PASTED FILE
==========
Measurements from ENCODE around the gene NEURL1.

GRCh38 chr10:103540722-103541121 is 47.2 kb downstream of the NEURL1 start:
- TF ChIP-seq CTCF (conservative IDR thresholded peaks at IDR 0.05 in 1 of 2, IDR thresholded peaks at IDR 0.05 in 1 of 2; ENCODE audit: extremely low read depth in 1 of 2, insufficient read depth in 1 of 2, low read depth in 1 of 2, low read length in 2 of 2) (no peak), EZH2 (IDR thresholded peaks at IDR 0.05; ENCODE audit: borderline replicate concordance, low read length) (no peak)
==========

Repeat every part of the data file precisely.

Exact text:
Measurements from ENCODE around the gene NEURL1.

GRCh38 chr10:103540722-103541121 is 47.2 kb downstream of the NEURL1 start:
- TF ChIP-seq CTCF (conservative IDR thresholded peaks at IDR 0.05 in 1 of 2, IDR thresholded peaks at IDR 0.05 in 1 of 2; ENCODE audit: extremely low read depth in 1 of 2, insufficient read depth in 1 of 2, low read depth in 1 of 2, low read length in 2 of 2) (no peak), EZH2 (IDR thresholded peaks at IDR 0.05; ENCODE audit: borderline replicate concordance, low read length) (no peak)